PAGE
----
Regular Infinite Successor Cardinals

In set theory, we were given the following proof:

Suppose that A, B are cardinals and A=B^+. Then, A must have cofinality A.

Proof: Take C a subset of A and D=union(C). As C is an ordinal <A, it has size less than or equal to B. If there are A such sets, we are done. Assume there are less than or equal to B many such sets. As there are at most B many sets of size B, D must have size < A, so there exists a successor of D in A. Hence it is not cofinal.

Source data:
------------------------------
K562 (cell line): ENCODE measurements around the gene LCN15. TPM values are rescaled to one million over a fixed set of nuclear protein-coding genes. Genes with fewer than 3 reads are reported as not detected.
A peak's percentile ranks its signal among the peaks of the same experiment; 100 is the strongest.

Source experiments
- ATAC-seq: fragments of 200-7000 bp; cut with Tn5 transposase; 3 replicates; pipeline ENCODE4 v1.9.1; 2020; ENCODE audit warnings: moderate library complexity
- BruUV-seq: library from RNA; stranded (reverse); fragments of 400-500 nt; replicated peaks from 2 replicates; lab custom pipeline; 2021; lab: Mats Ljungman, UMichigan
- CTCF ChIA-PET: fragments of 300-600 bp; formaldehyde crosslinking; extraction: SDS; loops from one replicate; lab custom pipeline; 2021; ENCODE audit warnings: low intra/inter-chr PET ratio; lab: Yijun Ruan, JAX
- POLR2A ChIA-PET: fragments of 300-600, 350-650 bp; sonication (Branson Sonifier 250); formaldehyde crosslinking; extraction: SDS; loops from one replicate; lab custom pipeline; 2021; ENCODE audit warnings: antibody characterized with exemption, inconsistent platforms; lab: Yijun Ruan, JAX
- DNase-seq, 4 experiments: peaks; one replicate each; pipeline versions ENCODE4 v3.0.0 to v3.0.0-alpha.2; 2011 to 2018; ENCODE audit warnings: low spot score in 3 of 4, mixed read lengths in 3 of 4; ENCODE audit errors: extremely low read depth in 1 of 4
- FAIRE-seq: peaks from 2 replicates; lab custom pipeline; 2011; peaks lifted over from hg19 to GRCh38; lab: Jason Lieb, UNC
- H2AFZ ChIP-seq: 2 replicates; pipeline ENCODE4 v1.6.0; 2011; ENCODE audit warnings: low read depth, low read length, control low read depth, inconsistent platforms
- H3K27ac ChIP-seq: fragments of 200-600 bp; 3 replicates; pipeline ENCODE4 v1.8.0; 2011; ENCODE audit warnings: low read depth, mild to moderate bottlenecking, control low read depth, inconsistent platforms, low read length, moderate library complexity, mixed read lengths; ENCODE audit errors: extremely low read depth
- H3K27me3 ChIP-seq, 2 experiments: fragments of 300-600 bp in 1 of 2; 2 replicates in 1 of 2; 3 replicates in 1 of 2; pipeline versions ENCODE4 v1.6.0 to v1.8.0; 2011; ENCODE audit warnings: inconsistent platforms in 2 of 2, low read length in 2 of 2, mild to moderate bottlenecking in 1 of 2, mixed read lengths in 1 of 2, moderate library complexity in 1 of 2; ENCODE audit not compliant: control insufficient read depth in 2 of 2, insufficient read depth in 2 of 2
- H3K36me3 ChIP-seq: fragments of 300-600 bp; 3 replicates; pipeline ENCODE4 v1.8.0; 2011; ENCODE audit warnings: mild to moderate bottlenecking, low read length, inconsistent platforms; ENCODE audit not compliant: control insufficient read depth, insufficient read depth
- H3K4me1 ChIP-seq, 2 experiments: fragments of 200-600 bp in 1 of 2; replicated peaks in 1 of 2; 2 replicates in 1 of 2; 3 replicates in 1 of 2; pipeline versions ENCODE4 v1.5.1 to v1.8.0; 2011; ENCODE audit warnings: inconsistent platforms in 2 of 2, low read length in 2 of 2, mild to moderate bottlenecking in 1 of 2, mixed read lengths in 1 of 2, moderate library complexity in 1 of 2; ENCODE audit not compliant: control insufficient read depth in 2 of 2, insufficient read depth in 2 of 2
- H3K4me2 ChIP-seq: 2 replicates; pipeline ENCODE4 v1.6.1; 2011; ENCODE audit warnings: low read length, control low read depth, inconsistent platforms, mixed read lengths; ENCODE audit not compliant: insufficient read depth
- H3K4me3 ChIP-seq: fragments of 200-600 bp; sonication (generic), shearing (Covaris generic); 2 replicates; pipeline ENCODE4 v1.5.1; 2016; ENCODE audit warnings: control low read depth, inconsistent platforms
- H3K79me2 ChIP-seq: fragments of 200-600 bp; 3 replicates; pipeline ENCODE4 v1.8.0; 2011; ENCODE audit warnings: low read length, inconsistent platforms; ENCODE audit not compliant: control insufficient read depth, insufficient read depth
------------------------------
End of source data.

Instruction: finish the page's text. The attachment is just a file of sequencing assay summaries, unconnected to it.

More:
Whilst this intuitively makes sense, such as not being able to take a finite number of finitely sized sets to make Omega/Aleph 0 as there is no maximal element, I can't quite grasp why this proves it. I especially cannot see where this argument breaks down for Aleph Omega. Would anyone be able to help explain why this proves it and why it breaks down for Aleph Omega (which has cofinality Omega, rather than Aleph Omega)?